Public Papers and Letters of Oliver Max Gardner: Governor of North Carolina, 1929-1933

By Edwin Gill; David Leroy Corbitt | Go to book overview

WILL NOT CALL SPECIAL SESSION OF THE GENERAL ASSEMBLY

NOVEMBER 17, 1930

I have given full and deliberate consideration to the arguments in the petition of the committee of representatives of the North Carolina Tax Relief Association asking that the governor call the General Assembly into special session in December. I am impressed by the facts presented in the petition, and am conscious of the conditions described and the relief sought by the committee. At the same time, I also clearly realize that in a twenty-day session the Legislature would not be able to organize and handle the questions which would be presented to it, and that a special session in December would so interrupt and interfere with the orderly making of plans which are now in progress for the regular session in January that the effect would be two sessions without adequate, organized preparation for either. I have reached the conclusion that it would not be wise nor in the interest of the public welfare to call the General Assembly into extraordinary session in December, and therefore cannot comply with the request made in the petition.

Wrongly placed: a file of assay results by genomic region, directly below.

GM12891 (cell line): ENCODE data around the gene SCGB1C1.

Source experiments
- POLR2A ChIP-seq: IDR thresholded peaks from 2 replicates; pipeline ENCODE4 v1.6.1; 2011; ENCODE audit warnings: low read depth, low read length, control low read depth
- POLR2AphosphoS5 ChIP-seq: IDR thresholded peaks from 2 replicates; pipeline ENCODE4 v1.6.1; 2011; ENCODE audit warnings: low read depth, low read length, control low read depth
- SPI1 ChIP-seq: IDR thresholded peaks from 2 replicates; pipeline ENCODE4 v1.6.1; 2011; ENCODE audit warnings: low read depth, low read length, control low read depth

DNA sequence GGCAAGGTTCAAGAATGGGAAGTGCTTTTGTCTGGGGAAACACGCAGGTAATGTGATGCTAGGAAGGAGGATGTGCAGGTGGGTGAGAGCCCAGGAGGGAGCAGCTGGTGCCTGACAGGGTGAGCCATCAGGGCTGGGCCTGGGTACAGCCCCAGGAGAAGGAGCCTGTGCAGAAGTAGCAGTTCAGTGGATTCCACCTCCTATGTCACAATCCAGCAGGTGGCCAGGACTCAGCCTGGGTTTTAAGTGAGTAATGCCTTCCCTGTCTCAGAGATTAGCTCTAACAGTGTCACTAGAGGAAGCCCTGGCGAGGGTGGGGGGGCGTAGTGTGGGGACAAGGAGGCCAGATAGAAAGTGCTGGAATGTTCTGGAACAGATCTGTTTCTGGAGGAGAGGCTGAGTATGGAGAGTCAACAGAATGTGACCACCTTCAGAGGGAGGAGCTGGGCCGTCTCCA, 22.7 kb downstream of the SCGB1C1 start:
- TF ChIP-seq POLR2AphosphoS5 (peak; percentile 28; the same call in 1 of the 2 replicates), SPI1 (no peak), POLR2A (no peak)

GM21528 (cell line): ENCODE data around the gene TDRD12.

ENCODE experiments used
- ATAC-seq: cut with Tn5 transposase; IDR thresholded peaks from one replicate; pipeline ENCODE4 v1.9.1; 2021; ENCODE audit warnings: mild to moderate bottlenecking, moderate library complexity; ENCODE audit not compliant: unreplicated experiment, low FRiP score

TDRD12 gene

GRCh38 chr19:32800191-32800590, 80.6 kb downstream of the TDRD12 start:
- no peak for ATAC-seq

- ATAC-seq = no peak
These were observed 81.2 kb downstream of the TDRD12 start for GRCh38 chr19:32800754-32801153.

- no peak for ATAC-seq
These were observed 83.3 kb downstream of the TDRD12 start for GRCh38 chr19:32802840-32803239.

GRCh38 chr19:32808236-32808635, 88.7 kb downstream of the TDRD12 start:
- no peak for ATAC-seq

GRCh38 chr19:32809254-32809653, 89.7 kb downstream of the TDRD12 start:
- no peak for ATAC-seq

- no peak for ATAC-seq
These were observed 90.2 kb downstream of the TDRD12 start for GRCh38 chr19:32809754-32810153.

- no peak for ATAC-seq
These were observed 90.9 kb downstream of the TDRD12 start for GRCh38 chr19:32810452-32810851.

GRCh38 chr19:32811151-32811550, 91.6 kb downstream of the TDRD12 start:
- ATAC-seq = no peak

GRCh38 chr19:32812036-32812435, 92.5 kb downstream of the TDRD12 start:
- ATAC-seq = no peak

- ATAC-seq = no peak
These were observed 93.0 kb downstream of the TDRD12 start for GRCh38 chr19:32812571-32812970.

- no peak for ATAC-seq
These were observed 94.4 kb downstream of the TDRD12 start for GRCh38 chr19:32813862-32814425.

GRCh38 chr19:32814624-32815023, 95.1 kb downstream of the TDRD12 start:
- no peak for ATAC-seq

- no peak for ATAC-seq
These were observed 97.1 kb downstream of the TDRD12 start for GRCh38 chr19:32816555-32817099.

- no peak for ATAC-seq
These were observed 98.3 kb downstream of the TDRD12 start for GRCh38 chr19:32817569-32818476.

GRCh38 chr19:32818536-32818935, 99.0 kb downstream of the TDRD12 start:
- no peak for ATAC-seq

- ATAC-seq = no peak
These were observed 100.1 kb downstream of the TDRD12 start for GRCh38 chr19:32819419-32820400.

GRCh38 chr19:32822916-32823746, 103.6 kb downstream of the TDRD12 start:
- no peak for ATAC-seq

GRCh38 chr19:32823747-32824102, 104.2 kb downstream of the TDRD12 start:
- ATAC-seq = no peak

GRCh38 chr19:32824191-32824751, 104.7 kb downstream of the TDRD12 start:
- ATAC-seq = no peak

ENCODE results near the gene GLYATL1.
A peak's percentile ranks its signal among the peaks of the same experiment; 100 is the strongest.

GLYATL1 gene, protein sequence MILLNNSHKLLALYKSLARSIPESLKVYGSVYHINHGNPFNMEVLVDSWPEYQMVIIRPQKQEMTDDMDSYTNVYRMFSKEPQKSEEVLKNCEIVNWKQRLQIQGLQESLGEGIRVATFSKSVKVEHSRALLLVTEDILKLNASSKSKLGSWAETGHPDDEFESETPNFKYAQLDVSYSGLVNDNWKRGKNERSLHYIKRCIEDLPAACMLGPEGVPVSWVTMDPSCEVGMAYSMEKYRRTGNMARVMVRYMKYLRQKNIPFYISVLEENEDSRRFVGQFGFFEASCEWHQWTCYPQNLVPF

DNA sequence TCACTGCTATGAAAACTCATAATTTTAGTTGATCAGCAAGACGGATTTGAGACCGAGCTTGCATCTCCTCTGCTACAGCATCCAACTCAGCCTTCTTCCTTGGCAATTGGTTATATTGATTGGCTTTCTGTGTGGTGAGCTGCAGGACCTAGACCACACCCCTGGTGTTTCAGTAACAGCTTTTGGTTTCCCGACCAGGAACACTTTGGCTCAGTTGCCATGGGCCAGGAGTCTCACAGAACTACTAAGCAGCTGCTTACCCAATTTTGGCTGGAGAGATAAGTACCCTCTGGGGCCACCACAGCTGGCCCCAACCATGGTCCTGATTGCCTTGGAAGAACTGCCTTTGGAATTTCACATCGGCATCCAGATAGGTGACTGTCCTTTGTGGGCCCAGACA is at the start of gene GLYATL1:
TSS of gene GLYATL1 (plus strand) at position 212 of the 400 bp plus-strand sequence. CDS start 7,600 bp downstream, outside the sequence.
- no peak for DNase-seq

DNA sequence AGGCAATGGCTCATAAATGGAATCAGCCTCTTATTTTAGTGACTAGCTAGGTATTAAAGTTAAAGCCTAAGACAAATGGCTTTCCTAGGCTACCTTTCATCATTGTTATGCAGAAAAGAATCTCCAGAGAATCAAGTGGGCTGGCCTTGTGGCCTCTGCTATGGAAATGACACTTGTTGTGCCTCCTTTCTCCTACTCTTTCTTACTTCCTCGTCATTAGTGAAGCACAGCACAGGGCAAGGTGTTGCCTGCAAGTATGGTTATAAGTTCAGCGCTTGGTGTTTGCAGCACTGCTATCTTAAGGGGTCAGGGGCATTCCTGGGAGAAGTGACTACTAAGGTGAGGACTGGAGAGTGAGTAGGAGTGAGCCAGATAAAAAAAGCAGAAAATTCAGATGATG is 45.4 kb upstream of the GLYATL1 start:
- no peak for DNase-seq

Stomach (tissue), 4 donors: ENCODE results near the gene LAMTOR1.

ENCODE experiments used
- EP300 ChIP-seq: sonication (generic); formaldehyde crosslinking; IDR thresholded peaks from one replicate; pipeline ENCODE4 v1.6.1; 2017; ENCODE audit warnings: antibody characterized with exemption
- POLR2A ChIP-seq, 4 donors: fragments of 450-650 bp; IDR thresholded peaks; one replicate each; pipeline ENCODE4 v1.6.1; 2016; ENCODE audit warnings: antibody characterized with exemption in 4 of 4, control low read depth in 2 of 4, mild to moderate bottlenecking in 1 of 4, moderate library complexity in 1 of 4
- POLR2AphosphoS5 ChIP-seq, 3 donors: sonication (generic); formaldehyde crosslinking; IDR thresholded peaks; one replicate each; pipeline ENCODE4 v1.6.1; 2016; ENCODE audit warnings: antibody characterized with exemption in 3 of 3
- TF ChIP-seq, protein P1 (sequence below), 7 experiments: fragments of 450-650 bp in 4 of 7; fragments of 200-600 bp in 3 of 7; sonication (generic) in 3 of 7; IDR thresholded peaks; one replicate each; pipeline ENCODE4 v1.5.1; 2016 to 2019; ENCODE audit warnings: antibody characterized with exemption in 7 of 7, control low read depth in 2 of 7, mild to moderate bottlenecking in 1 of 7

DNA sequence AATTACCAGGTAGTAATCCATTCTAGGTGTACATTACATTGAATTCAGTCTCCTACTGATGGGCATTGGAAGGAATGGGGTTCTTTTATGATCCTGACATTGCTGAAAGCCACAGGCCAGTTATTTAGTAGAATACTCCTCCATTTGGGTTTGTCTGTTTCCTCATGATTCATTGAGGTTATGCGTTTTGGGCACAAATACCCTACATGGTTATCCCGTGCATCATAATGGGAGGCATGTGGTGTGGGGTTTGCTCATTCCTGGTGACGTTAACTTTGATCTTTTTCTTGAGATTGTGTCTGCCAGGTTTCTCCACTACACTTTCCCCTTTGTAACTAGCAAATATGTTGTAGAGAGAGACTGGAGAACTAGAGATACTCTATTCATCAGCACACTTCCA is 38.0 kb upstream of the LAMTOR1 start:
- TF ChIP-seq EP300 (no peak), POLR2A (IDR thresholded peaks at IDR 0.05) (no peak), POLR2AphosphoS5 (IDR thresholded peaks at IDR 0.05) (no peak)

CLEMENCY FOR VIOLATORS OF BANKING LAWS

NOVEMBER 20, 1930

There has developed in recent months many petitions from strong and influential sources applying for clemency for prisoners now confined in the State Prison for violation of the banking laws, positions of public trust, and for breaches of fiduciary relations. While I recognize that there is no uniformity in punishment

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